Why ‘soft skills’ are essential for new graduates
Story at a glance
As more companies search for new workers, they’re seeking college students whose resumes highlight attributes like problem-solving skills, communication skills and critical-thinking skills.
These are often known as “soft” skills.
Many companies, particularly in manufacturing, are having trouble finding enough suitable candidates.
(NewsNation) — For decades, America has focused on relevant education and trade in the workforce. However, employers are now shifting their focus from GPA to interpersonal skills — what’s known as “noncognitive” or so-called “soft” skills.
As more companies search for new workers, they’re seeking college students whose resumes highlight attributes like problem-solving skills, communication skills and critical-thinking skills, according to a National Association of Colleges and Employers (NACE) survey.
In the rolling hills of Western Pennsylvania, manufacturing is a lifeline. For many, it’s a legacy that started in their families decades ago.
In Brookville, Eric Miller is one of the keepers of his family legacy. Miller Fabrication Solutions has been a family-owned and -operated company for nearly 60 years, employing close to 400 people. The company is considered one of the top metal fabricators in the country.
Across the company’s three plant locations, hardworking men and women work side by side showcasing an impressive display of manpower on one side, and on the other side, the ingenuity of automation. But there’s a problem: The company is still having a hard time finding workers.
Miller said the company’s remote location makes it hard to attract potential workers, but it’s not just at his family’s plant. America has a big manufacturing worker shortage.
Deloitte, an industry analyst, predicts a shortage of more than 2 million American manufacturing workers by 2030.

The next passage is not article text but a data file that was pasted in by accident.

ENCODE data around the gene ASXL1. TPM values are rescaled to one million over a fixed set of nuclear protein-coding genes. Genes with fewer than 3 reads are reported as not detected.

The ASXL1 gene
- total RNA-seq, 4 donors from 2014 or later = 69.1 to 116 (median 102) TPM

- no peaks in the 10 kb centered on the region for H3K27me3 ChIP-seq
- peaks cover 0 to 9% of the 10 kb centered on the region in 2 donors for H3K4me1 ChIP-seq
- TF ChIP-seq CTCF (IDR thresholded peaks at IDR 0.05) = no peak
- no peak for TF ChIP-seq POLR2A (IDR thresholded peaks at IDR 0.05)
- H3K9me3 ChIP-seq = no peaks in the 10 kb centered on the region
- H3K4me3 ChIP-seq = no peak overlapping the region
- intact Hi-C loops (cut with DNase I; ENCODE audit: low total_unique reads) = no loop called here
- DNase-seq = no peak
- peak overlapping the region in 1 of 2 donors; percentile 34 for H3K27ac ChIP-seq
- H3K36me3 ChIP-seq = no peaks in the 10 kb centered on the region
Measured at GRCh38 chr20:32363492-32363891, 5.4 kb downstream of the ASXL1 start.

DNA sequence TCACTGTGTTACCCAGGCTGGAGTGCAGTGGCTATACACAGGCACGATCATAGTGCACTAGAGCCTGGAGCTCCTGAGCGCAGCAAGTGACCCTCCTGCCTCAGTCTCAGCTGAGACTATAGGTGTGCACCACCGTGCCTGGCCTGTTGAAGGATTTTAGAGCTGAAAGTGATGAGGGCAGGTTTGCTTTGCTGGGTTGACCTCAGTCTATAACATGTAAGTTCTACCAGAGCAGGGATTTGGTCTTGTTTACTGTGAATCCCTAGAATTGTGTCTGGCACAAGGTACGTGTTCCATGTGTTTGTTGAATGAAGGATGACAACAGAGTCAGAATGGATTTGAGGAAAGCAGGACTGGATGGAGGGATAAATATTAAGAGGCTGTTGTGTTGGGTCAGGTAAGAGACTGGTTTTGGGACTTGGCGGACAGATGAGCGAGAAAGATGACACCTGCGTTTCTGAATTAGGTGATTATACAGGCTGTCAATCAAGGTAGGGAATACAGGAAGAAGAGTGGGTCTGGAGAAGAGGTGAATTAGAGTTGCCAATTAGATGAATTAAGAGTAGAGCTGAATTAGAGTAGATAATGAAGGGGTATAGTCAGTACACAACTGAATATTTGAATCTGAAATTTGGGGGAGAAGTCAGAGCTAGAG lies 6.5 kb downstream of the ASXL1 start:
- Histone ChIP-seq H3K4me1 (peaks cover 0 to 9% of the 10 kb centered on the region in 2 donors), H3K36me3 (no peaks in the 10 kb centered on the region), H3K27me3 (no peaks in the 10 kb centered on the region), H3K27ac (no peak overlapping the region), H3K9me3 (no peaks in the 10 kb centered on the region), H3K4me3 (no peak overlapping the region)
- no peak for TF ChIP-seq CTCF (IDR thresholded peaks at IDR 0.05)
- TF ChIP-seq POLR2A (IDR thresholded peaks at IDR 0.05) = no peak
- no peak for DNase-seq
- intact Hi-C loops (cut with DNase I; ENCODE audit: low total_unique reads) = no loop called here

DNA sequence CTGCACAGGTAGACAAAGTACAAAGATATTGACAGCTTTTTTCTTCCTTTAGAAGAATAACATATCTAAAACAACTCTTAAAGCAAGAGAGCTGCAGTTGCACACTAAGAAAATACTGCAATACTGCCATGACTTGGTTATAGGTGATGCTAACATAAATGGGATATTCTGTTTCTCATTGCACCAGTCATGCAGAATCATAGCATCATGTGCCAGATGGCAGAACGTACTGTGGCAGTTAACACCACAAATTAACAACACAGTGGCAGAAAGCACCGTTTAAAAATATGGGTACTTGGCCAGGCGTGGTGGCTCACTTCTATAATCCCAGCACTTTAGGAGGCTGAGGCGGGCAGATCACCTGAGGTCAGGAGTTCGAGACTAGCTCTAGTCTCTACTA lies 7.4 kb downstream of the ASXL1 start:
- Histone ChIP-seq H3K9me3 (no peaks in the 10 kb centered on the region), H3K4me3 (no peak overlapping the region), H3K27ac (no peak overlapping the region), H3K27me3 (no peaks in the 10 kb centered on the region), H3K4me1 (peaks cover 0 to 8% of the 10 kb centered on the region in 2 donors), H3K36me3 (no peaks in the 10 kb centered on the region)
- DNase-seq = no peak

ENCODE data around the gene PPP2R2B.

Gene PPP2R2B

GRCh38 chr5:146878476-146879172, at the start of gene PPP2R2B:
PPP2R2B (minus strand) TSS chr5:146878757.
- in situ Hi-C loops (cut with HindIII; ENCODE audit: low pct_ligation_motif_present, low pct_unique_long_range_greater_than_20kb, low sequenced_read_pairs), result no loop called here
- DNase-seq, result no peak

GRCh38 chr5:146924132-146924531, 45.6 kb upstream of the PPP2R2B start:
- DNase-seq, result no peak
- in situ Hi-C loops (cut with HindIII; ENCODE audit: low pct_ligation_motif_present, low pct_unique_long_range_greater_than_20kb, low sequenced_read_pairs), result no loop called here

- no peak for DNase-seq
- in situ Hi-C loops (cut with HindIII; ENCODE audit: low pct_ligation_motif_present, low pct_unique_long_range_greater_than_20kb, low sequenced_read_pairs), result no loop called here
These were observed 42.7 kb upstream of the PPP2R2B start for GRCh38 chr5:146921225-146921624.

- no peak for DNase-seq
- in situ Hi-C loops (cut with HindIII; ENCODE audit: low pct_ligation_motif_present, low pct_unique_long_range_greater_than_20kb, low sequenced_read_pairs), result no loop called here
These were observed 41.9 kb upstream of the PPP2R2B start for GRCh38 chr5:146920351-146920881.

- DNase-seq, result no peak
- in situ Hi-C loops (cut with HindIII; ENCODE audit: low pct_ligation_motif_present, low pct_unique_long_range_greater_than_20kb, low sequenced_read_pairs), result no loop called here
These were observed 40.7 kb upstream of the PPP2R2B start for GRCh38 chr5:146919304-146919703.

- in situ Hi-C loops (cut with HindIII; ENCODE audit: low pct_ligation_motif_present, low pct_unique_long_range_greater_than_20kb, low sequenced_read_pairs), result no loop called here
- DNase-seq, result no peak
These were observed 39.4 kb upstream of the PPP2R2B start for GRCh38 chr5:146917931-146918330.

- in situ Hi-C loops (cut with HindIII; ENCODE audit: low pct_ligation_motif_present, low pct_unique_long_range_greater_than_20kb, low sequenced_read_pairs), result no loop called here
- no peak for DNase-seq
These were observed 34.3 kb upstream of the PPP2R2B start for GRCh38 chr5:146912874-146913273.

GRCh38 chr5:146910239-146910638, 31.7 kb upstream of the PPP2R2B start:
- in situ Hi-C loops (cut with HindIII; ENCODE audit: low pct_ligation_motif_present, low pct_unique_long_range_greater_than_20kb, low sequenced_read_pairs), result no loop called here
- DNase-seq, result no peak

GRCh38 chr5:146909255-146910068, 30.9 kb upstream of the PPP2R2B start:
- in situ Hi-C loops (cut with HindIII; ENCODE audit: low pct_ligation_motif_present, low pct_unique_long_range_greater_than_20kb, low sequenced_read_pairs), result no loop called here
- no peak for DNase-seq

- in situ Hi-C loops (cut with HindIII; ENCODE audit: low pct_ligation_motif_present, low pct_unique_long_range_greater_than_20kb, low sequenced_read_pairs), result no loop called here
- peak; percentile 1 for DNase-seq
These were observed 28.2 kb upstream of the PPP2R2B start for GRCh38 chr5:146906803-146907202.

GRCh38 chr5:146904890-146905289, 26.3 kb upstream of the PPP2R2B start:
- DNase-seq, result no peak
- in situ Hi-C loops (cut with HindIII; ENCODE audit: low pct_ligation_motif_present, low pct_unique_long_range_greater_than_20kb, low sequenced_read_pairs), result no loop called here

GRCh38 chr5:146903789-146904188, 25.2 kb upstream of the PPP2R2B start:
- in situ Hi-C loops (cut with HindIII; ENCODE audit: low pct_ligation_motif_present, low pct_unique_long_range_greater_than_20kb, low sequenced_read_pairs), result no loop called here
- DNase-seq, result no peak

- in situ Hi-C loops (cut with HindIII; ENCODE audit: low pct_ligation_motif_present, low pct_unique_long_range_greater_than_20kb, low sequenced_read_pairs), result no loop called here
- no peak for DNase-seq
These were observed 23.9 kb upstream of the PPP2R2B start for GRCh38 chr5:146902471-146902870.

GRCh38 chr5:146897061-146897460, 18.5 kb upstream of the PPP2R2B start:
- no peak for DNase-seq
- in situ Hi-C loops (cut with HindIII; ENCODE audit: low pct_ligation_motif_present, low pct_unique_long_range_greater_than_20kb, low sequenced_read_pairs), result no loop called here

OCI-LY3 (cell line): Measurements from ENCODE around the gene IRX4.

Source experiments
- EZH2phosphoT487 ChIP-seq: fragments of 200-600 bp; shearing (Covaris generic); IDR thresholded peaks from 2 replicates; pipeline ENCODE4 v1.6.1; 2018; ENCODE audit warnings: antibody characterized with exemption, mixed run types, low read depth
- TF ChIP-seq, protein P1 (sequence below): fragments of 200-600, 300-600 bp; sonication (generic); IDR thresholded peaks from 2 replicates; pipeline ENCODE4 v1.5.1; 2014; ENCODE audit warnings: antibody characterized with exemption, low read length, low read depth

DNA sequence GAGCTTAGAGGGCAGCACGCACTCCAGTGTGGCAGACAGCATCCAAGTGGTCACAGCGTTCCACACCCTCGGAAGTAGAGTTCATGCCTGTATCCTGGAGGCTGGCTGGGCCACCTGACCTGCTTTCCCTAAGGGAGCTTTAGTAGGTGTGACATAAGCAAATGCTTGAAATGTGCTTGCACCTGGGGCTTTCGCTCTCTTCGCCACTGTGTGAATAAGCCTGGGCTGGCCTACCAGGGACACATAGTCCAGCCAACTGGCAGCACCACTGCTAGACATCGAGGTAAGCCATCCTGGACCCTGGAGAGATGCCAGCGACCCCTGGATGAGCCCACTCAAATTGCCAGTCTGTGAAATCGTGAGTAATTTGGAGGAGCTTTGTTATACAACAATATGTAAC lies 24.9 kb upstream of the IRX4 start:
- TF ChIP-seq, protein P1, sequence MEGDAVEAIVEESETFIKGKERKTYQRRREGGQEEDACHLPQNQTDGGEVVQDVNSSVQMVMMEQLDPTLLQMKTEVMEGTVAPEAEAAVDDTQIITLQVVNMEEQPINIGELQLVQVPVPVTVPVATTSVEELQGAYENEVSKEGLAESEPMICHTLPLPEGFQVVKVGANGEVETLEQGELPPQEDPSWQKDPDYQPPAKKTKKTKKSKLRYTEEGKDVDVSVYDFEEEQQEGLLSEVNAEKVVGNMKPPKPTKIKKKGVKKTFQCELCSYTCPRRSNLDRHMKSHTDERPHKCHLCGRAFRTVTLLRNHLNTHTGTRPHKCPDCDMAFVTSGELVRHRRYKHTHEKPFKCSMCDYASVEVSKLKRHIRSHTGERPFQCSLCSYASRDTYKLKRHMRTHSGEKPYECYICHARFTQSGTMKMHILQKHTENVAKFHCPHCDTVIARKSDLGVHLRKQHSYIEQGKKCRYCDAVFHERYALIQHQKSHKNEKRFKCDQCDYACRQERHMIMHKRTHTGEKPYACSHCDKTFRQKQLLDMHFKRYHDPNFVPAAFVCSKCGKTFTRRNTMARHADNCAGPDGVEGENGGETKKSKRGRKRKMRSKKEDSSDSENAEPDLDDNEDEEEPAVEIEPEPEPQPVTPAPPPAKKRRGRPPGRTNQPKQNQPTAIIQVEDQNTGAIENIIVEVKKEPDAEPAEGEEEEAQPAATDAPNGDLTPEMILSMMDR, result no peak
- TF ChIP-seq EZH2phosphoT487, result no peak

The manufacturing industry is fighting a perception problem, a widely, yet wrongly, held belief that manufacturing jobs are better suited for unskilled blue-collar workers.
“The reality is manufacturing jobs pay more than any other sector of the economy. The average wage for a manufacturing job is $92,000,” said Jay Timmons, president and CEO of the National Association of Manufacturers.
This a message the team at Miller Fabrication Solutions is now taking to high schools, trade schools, tech schools and college campuses.
During the summer, the company employs high school students, giving them real-life experience of what it’s like to work in a factory.
“We want to take people who may not have the skills and we’ll train them,” Miller said. “We’re willing to train and teach.”
Nearly 86% of employers are seeking evidence of problem-solving skills on the resumes of the students they are recruiting, according to the NACE survey. The survey also found that more than three-quarters are looking for proof of candidates’ analytical, quantitative and teamwork skills.
“We have several opportunities for people who choose not to go to college, and then they can make a good salary while they’re training to learn our skills,” said Jamie Hummell, a human resources manager.
Shawn VanDerziel, executive director of the NACE, said employers aren’t only looking for candidates with the best grades, they’re looking for people with great character.
“They’re saying I might not be able to get the students that have the top GPA because everybody’s competing for that same person, but what I can do is to get a student who I know has the ability to adapt,” Vanderziel explained.
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